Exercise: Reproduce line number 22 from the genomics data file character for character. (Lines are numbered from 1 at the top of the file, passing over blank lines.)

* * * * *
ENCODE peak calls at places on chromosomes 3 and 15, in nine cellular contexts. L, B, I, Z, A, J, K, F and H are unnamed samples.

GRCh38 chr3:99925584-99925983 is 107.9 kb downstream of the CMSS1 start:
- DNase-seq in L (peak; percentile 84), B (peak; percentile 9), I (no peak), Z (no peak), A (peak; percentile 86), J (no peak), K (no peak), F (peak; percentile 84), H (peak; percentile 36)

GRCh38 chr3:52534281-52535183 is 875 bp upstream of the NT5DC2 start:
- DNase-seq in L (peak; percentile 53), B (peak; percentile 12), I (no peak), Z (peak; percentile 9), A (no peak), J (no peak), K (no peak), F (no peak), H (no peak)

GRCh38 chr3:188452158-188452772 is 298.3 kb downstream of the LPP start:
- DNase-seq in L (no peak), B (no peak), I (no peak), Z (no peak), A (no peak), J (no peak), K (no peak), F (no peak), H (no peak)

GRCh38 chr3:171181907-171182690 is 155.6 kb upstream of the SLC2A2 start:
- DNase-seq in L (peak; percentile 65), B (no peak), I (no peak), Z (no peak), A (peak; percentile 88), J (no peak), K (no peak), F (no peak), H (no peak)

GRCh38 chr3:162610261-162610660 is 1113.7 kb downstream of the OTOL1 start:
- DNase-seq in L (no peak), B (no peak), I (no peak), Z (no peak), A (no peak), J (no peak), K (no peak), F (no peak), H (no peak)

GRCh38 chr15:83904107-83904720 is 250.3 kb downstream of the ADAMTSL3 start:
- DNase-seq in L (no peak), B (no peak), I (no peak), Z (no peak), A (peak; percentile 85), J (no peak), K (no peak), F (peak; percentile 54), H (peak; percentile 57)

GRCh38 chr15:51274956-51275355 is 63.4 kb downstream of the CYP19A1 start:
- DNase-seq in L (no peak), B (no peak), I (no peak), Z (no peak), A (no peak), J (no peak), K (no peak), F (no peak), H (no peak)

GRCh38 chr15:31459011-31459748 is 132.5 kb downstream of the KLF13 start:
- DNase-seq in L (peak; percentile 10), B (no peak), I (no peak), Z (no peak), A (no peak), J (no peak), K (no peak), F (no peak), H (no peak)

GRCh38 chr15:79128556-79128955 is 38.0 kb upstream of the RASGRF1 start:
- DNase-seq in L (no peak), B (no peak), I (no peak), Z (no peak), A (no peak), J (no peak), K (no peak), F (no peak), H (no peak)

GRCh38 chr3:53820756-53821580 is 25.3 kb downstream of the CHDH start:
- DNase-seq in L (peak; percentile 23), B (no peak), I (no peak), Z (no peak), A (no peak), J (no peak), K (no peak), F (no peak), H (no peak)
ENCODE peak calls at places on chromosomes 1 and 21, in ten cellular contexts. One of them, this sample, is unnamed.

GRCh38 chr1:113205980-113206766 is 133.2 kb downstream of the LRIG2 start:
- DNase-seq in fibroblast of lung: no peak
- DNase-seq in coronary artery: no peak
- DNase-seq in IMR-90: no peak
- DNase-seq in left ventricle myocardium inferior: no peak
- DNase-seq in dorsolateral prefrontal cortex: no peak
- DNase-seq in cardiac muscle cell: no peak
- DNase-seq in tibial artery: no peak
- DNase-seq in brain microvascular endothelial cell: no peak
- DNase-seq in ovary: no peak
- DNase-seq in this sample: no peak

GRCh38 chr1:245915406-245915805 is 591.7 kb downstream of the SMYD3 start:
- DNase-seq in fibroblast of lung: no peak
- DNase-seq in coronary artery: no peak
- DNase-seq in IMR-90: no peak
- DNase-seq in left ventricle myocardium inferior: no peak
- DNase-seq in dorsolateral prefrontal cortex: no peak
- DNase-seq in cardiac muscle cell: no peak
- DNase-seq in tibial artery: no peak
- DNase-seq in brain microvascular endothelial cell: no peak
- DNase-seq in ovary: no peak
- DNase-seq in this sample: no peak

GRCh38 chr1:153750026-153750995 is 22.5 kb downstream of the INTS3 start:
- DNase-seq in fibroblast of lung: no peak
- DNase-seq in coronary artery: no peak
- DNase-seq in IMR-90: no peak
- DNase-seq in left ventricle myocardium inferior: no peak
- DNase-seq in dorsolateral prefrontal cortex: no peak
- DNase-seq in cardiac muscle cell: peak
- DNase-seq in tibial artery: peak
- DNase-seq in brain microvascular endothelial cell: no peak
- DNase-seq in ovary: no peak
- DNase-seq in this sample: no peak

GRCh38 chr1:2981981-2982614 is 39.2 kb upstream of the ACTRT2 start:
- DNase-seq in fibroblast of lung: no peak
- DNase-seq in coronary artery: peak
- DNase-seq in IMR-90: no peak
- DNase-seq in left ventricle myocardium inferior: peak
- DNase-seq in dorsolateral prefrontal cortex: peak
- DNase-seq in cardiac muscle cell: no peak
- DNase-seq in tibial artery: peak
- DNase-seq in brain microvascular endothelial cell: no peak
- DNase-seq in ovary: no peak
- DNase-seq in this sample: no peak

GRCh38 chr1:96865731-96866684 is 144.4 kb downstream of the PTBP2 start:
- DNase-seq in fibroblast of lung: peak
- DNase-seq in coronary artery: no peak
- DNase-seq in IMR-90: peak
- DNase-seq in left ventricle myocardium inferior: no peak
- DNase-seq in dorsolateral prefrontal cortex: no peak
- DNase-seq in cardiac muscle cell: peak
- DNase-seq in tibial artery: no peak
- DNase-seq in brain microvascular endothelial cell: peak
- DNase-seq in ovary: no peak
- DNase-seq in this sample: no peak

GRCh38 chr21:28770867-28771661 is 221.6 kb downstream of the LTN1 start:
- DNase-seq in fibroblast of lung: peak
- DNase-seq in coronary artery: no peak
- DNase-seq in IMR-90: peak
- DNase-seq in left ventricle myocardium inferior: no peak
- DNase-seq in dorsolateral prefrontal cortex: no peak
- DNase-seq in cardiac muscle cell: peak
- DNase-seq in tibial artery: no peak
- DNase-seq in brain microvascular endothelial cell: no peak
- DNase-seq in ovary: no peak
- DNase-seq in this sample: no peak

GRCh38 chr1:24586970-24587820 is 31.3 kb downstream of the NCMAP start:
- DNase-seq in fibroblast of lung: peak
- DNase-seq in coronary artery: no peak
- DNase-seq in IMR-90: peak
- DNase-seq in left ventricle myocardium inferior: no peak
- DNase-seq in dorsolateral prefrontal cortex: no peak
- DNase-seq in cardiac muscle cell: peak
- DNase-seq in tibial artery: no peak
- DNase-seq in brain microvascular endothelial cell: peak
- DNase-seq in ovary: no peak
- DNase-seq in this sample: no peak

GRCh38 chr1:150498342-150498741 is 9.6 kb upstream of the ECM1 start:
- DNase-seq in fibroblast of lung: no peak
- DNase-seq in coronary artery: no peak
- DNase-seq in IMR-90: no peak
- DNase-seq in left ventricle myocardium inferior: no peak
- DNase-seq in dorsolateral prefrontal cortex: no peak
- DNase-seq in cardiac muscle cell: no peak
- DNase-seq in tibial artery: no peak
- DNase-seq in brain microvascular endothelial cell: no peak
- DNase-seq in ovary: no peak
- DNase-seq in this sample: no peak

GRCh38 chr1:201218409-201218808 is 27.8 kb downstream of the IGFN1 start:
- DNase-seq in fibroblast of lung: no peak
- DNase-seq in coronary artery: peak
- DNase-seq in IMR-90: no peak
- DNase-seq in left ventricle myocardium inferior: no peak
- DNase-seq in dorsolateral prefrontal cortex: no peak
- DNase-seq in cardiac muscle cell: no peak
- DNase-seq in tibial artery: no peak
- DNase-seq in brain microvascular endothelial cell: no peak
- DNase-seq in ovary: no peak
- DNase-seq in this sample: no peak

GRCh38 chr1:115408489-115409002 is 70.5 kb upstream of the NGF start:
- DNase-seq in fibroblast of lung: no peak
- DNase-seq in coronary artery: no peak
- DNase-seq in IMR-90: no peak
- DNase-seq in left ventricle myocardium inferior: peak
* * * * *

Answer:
ENCODE peak calls at places on chromosomes 1 and 21, in ten cellular contexts. One of them, this sample, is unnamed.